If not for those demons of corruption in the EFCC, I am sure that as a lawyer, he will know that once a court gives an order, it must be obeyed until set aside by a higher court. He will also be mindful that after appealing against a decision of the court, anything that will amount to overreaching the court must not be done by all parties.

He will also know that once an accused person is charged to court, he or she 7can no longer be arrested or declared wanted by the prosecuting authority except the court so directed.

Most importantly, someone who was sermonising about the EFCC operating in line with the rule of law will not stand before the press to discuss charges already filed in court against an accused person, thereby acting like he was inciting the public against the accused person and indirectly passing judgement on him.

On Yahaya Bello, it is on record that no formal invitation was made by the EFCC. Rather, the Chairman only called the former governor on phone and offered to bend the rules for him by allowing him into the Chairman’s office as a VIP.

Also, in seeking to protect his reputation and fundamental rights, Yahaya Bello filed Fundamental Rights Enforcement in Kogi State High Court on February 8, 2024 and on February 12, 2024, the Court granted an order restraining the EFCC from inviting, arresting, or prosecuting Yahaya Bello pending the determination of the Originating Motion.

Despite this order, the EFCC filed Charge No. FHC/ABJ/CR/98/2024 against Yahaya Bello on March 6, 2024 and went ahead to obtain a warrant of arrest on April 17, 2024.

As at today, EFCC is at the appeal court, challenging the April 17, 2024, judgement of Justice I.A Jamil, in suit no HCL/68/M/2020, restraining EFCC from arresting, detaining and prosecuting Yahaya Bello except as authorised by the Court.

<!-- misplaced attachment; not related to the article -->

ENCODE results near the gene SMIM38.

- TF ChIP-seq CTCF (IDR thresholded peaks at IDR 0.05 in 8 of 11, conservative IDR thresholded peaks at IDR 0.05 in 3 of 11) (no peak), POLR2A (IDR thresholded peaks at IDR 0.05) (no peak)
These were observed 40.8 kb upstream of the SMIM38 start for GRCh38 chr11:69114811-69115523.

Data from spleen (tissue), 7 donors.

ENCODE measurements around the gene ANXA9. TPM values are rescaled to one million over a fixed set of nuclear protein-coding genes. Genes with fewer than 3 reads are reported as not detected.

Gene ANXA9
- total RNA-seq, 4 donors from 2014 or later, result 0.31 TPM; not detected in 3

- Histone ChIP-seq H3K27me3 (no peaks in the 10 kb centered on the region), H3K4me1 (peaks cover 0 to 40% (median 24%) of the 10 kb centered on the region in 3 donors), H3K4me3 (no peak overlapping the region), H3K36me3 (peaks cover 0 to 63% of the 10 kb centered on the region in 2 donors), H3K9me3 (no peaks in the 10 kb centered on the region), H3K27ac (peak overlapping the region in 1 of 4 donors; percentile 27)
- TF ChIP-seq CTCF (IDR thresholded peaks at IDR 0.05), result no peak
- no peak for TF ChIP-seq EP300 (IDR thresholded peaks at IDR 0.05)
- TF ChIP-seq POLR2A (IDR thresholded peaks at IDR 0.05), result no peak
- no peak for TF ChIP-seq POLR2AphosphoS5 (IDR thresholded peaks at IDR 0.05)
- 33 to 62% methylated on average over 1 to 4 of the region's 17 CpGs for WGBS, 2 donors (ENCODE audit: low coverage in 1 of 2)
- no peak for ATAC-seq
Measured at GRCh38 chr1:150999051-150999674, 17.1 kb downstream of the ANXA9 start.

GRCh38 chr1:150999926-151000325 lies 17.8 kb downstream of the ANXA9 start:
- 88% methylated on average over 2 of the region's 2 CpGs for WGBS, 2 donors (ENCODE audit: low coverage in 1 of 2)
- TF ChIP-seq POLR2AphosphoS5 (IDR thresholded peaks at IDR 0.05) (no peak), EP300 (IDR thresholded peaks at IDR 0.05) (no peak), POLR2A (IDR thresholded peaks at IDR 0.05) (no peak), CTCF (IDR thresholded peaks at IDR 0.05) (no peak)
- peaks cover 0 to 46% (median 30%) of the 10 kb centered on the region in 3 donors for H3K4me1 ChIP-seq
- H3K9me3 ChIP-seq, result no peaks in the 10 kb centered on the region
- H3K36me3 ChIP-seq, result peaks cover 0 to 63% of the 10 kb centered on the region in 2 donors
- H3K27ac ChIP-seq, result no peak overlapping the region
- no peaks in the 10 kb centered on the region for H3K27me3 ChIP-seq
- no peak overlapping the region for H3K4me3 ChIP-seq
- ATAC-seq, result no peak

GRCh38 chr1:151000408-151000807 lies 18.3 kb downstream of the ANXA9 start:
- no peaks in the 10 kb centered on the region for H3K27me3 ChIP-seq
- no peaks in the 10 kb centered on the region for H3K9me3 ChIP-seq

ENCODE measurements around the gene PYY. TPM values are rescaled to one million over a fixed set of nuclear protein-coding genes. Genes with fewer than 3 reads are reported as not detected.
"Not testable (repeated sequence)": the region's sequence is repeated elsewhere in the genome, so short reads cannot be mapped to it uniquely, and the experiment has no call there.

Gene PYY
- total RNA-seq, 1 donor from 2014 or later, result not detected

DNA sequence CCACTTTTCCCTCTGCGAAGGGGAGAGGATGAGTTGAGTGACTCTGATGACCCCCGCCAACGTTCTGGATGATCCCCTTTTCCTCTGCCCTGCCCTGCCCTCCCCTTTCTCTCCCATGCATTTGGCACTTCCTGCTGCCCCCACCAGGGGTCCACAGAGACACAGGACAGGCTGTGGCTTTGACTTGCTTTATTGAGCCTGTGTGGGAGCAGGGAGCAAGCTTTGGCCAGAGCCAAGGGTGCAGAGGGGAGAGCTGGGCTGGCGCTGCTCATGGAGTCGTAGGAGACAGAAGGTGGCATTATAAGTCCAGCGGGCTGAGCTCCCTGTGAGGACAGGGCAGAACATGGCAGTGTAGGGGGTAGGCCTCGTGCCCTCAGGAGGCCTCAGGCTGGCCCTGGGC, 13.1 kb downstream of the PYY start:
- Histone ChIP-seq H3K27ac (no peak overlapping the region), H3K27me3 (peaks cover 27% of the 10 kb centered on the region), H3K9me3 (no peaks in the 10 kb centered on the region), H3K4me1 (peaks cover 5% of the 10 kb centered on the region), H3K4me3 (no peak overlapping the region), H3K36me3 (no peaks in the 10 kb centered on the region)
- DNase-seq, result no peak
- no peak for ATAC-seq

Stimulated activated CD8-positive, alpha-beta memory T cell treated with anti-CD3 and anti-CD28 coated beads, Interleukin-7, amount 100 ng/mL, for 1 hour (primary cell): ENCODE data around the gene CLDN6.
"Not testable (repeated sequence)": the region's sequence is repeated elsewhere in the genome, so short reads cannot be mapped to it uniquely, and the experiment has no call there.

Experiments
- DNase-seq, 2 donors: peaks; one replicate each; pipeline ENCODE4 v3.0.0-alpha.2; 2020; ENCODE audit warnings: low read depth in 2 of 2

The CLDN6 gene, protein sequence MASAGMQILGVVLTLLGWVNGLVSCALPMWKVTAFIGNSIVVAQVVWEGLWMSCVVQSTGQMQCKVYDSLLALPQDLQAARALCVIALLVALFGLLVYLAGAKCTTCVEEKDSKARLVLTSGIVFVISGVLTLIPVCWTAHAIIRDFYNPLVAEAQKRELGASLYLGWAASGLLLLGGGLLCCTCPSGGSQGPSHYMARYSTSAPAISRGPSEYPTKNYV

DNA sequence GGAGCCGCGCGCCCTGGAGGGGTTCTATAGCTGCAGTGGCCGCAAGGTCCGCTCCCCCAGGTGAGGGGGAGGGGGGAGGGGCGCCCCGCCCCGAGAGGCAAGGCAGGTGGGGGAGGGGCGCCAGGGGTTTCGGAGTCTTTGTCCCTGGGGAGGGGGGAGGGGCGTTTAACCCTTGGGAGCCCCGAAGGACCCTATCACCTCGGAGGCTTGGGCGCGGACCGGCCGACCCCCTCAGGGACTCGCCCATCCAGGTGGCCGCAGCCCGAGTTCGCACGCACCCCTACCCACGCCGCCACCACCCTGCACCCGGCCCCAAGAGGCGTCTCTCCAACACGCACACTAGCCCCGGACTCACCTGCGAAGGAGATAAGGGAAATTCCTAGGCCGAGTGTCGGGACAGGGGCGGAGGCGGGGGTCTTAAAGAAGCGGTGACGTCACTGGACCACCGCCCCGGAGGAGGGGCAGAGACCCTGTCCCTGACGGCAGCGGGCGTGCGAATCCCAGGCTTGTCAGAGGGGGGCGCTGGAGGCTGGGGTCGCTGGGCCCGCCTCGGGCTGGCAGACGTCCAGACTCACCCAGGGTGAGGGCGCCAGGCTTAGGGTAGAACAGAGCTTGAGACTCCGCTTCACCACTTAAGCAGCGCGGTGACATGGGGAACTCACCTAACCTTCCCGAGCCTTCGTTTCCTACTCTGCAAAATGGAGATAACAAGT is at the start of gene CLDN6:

Also, application to vacate the warrant of arrest issued against Yahaya Bello, will be determined by the Federal High Court in Abuja on May 10, 2024.

Methinks if the EFCC will follow the position of its Chairman on the rule of law, no further action will be taking on the matter until the court decides otherwise.

There will also be no need for the Commission to be at the defensive as it is now, defending why it had to disperse pro-Yahaya Bello protesters while according those who protested in its support a red carpet reception.

This is more so that emotion and sentiment apart, Yahaya Bello cannot be said to be running from investigation and prosecution. He is only using provisions of our laws to protect himself, and no one can blame him for that.

Chairman of the EFCC, Ola Olukoyede
Chairman of the EFCC, Ola Olukoyede

Perhaps, Yahaya Bello is acting like an antelope that was fleeing when he saw the Central Police of the Animal Kingdom pursuing a goat. When the antelope was asked why it was scared since it is not a goat, the antelope said; “With the way our law enforcement agents operate, by the time I am arrested, humiliated and detained for two weeks, I will look like a goat in the eyes of the public when paraded.”

It is therefore the EFCC that needs to focus on proving its allegations against Yahaya Bello in court and in doing this, the anti-corruption agency must operate within the ambit of the laws and stop engaging in campaign of intimidation and harassment against Nigerians. After all, an accused is presumed as innocent until convicted by the court.


But will the demon of corruption in the EFCC allow common sense and the rule of law to prevail, at least for once?

Olayinka, a journalist writes from the topmost part of Oke Agbonna in Okemesi Ekiti